Tag Archives: but most of the money is still not. If we think we’re in a period of disruption right now

Ten Stories We’ve Enjoyed This Week

23rd March 2019

This from Benedict Evans – ‘The access story is now coming to an end…but the use story is just beginning: Most of the people are now online, but most of the money is still not. If we think we’re in a period of disruption right now, how will the next big platform shifts — like machine learning — impact huge swathes of retail, manufacturing, marketing, fintech, healthcare, entertainment, and more? Especially as technology begins to tackle bigger problems, in harder markets, at deeper (and more structural) levels?’  In short, what we did in the first 20 years of the Internet was eCommerce and advertising, what we’ll do in the next 20 years is everything else.’

@faris on Attention. ‘Reframing attention as a commons that we all own reminds us to treat it with respect for the good of all instead of attempting to monetise as much as possible ourselves. A commons unites individual profit motives with social protection of resources. Perhaps that simple adjustment in thinking can help address some of the systemic problems in the current media environment.’ and, from the same author – The Six Templates of Successful Advertising (alongside some insightful video examples).

From WARC Data: Global Ad Trends, The Adspend Outlook for 2019. Top-line projections are here, including combined Google and Facebook share rising to 61.4% of global internet spend.

Winter is coming. But before the final season of Game of Thrones airs on April 14, fans gathered at SXSW to “bleed for the throne.” With the help of marketing agency Giant Spoon, HBO decided to bring the bloodshed to life in a novel partnership with the American Red Cross for this aptly-named branded activation.

Pocket offers a glimpse into a 15-Year-Old’s iPhone. The new film documents what it’s like to come of age in the mobile era.

From the world of travel and tourism. The Economist on the decline of first-class air travel – Executives are flying business class; plutocrats are taking private jets…and has Albania unveiled a contender for the world’s worst tourism slogan? 

A very interesting talk from Lord Rees, Astronomer Royal, at Nesta this week, promoting his new book – On the Future : Prospects for Humanity. Unsurprisingly downbeat in messaging, he observed that – ‘Humanity has reached a critical moment. Our world is unsettled and rapidly changing, and we face existential risks over the next century. Various outcomes—good and bad—are possible. Yet our approach to the future is characterised by short-term thinking, polarising debates, alarmist rhetoric, and pessimism.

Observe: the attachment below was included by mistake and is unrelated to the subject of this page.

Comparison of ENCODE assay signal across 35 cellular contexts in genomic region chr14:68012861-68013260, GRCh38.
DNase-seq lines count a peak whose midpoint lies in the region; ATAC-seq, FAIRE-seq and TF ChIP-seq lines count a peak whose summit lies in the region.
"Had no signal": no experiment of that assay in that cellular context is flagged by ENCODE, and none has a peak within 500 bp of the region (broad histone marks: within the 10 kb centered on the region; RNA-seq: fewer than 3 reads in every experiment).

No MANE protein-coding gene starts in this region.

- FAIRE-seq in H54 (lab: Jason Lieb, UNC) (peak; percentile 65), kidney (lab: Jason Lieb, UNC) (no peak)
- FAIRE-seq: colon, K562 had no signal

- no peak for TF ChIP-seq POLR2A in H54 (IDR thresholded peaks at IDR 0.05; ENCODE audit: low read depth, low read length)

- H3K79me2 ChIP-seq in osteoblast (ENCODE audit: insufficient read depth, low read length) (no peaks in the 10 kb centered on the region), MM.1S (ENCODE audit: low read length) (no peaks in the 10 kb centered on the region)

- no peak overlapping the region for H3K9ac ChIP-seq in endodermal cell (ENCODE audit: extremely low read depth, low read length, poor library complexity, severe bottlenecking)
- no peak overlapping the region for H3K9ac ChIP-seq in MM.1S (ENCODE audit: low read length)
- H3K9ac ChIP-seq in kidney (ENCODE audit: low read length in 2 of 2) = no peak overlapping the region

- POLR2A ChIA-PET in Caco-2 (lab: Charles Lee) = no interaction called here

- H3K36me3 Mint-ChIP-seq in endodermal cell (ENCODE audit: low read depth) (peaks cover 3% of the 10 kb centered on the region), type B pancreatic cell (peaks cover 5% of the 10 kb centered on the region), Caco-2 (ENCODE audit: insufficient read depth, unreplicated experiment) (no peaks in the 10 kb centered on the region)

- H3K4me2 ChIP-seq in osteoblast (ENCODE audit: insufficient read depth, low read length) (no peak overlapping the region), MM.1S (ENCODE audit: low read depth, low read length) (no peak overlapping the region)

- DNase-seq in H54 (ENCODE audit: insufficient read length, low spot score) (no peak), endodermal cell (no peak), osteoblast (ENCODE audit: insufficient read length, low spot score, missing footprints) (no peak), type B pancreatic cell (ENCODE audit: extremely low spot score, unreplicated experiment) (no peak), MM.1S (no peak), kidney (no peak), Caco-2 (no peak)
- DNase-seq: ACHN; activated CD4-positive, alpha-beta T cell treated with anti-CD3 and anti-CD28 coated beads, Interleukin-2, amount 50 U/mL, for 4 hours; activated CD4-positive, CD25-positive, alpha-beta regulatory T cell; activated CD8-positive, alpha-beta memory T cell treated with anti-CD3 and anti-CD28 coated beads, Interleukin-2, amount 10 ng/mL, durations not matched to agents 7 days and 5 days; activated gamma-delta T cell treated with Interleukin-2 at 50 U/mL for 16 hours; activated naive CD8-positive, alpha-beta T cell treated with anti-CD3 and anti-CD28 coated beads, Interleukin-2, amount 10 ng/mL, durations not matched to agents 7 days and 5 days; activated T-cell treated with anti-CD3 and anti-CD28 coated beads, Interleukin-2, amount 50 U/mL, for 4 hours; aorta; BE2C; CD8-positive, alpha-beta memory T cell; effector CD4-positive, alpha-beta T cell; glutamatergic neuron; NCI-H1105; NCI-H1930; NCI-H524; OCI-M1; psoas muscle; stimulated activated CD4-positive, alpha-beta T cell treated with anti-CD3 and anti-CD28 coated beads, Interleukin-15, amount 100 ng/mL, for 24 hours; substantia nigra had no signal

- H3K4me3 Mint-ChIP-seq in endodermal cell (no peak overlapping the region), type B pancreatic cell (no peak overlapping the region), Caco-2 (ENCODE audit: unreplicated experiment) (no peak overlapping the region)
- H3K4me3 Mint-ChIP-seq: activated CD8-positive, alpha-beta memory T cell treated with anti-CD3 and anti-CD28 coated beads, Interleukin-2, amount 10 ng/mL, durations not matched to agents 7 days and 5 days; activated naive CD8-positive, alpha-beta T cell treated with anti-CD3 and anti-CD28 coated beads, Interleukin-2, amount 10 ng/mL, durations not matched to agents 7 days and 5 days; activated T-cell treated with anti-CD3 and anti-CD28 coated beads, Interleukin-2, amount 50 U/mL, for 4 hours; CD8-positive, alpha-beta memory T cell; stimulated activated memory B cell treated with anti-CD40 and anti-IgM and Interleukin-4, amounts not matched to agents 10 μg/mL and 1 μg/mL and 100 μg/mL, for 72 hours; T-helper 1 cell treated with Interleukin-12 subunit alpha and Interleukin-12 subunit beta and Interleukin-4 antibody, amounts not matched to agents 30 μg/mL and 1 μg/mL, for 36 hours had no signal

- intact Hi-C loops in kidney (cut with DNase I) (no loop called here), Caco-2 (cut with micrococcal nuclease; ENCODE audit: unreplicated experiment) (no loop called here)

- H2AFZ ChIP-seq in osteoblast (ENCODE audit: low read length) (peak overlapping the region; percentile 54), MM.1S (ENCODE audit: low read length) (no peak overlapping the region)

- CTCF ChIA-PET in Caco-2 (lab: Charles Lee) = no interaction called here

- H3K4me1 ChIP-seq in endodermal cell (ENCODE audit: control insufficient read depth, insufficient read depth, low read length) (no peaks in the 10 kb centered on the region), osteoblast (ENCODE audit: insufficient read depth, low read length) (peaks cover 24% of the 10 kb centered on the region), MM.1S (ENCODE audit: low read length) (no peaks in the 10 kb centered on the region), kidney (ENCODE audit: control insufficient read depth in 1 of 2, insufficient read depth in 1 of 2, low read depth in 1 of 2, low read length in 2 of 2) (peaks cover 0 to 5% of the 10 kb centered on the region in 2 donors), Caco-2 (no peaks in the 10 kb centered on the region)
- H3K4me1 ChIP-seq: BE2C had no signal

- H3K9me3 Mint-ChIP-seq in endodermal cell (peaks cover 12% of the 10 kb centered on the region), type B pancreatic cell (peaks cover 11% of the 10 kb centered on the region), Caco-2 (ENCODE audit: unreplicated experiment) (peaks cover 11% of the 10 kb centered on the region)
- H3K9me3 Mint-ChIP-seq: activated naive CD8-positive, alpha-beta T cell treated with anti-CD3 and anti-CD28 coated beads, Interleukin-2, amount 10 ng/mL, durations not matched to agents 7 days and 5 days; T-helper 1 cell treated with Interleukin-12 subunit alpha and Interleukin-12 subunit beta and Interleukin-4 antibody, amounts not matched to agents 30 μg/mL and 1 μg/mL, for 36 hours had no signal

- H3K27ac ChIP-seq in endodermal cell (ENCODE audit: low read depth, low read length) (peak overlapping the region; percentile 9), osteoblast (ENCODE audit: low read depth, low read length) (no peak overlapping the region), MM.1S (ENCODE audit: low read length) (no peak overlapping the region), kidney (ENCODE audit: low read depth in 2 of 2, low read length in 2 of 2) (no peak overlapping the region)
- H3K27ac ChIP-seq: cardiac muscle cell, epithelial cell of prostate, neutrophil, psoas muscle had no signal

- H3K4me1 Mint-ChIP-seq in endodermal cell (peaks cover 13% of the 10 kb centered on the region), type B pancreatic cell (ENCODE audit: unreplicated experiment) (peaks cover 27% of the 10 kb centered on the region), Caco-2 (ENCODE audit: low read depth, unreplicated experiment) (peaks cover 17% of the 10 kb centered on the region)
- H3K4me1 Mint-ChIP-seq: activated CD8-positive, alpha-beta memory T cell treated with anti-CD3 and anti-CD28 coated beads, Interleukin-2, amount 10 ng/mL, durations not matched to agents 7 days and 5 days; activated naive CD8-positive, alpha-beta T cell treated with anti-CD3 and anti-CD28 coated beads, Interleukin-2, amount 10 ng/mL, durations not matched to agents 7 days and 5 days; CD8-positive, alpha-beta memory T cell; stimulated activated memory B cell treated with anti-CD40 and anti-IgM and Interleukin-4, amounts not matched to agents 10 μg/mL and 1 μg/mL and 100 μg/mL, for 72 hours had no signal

In the week preceding Brexit(?), it is important to remember that some of the most English of ‘things’, are quite often not what they seem. This from the wonderful Aeon, about Geoffrey Chaucer – Chaucer was more than English: he was a great European poet. (He) bore very little resemblance to the dull patriarch depicted on the covers of so many books about him. He was a child in the seething streets of London, a young man crossing the mountain passes of the Pyrenees, a maturing diplomat avid for Italian poetry in Pavia and Giotto’s frescoes in Florence, (and) a courtier to a Bohemian queen.’

This exhibit gives visitors the experience of stepping inside Van Gogh’s paintings. ‘Proposing a new, emotional, and dynamic approach to art,” the Atelier des Lumières invites visitors to step inside some of the Post-Impressionist’s most celebrated canvases. This selection of luminous, larger-than-life images includes his signature self-portraits, his series of Irises, and, his pièce de résistance, the sparkling Starry Night. (this of course cemented in more recent culture by Don McLean’s song Vincent this world was never meant for one as beautiful as you)

Darren Aronofsky brings the horror of smoking to the world of video games ; whilst this spoof spot from the People’s Vote, compares Brexit to the infamous Fyre Festival. On a rather more upbeat note, this is rather delightful, as Sipsmith Gin introduces ‘Mr. Swan’ in a Wes Anderson-Esque animation. 

Fabulous and fun. To mark a collaboration between Formula 1 and the Chemical Brothers, W+K London worked with Pulse Films and Universal Music on the music video for recently released single We’ve Got To Try. Especially great if you are a fan of over achieving canines.